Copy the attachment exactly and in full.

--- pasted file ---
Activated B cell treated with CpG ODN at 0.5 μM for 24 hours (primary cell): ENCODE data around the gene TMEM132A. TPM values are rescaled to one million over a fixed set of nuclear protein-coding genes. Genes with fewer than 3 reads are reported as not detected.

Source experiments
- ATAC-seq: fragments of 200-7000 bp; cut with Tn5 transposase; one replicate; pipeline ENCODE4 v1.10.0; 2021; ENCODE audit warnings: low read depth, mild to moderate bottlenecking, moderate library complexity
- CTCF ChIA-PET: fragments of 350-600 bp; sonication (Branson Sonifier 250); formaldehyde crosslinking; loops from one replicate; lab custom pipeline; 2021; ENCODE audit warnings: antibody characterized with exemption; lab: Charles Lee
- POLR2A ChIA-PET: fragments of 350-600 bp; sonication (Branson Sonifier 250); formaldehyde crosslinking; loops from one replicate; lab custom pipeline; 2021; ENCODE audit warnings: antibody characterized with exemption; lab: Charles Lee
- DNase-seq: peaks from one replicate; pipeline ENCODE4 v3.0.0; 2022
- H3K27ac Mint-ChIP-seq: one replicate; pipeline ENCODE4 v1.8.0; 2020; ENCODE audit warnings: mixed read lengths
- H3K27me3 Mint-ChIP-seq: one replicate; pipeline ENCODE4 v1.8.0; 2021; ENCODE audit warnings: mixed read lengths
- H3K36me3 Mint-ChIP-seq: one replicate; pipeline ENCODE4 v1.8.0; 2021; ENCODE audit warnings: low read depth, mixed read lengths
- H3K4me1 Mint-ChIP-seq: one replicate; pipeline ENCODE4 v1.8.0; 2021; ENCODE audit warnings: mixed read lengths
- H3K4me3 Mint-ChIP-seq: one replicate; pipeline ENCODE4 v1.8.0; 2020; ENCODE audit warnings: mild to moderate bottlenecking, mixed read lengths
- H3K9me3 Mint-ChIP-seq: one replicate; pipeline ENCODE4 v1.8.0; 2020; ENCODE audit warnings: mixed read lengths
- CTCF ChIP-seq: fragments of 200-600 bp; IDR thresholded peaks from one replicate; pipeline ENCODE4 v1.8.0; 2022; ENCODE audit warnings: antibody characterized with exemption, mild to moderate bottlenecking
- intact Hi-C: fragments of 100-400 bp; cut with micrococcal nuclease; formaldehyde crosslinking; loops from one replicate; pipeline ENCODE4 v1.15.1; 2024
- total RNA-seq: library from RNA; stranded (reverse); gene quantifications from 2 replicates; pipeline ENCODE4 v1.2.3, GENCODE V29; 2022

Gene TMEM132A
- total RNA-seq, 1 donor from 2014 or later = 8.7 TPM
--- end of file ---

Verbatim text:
Activated B cell treated with CpG ODN at 0.5 μM for 24 hours (primary cell): ENCODE data around the gene TMEM132A. TPM values are rescaled to one million over a fixed set of nuclear protein-coding genes. Genes with fewer than 3 reads are reported as not detected.

Source experiments
- ATAC-seq: fragments of 200-7000 bp; cut with Tn5 transposase; one replicate; pipeline ENCODE4 v1.10.0; 2021; ENCODE audit warnings: low read depth, mild to moderate bottlenecking, moderate library complexity
- CTCF ChIA-PET: fragments of 350-600 bp; sonication (Branson Sonifier 250); formaldehyde crosslinking; loops from one replicate; lab custom pipeline; 2021; ENCODE audit warnings: antibody characterized with exemption; lab: Charles Lee
- POLR2A ChIA-PET: fragments of 350-600 bp; sonication (Branson Sonifier 250); formaldehyde crosslinking; loops from one replicate; lab custom pipeline; 2021; ENCODE audit warnings: antibody characterized with exemption; lab: Charles Lee
- DNase-seq: peaks from one replicate; pipeline ENCODE4 v3.0.0; 2022
- H3K27ac Mint-ChIP-seq: one replicate; pipeline ENCODE4 v1.8.0; 2020; ENCODE audit warnings: mixed read lengths
- H3K27me3 Mint-ChIP-seq: one replicate; pipeline ENCODE4 v1.8.0; 2021; ENCODE audit warnings: mixed read lengths
- H3K36me3 Mint-ChIP-seq: one replicate; pipeline ENCODE4 v1.8.0; 2021; ENCODE audit warnings: low read depth, mixed read lengths
- H3K4me1 Mint-ChIP-seq: one replicate; pipeline ENCODE4 v1.8.0; 2021; ENCODE audit warnings: mixed read lengths
- H3K4me3 Mint-ChIP-seq: one replicate; pipeline ENCODE4 v1.8.0; 2020; ENCODE audit warnings: mild to moderate bottlenecking, mixed read lengths
- H3K9me3 Mint-ChIP-seq: one replicate; pipeline ENCODE4 v1.8.0; 2020; ENCODE audit warnings: mixed read lengths
- CTCF ChIP-seq: fragments of 200-600 bp; IDR thresholded peaks from one replicate; pipeline ENCODE4 v1.8.0; 2022; ENCODE audit warnings: antibody characterized with exemption, mild to moderate bottlenecking
- intact Hi-C: fragments of 100-400 bp; cut with micrococcal nuclease; formaldehyde crosslinking; loops from one replicate; pipeline ENCODE4 v1.15.1; 2024
- total RNA-seq: library from RNA; stranded (reverse); gene quantifications from 2 replicates; pipeline ENCODE4 v1.2.3, GENCODE V29; 2022

Gene TMEM132A
- total RNA-seq, 1 donor from 2014 or later = 8.7 TPM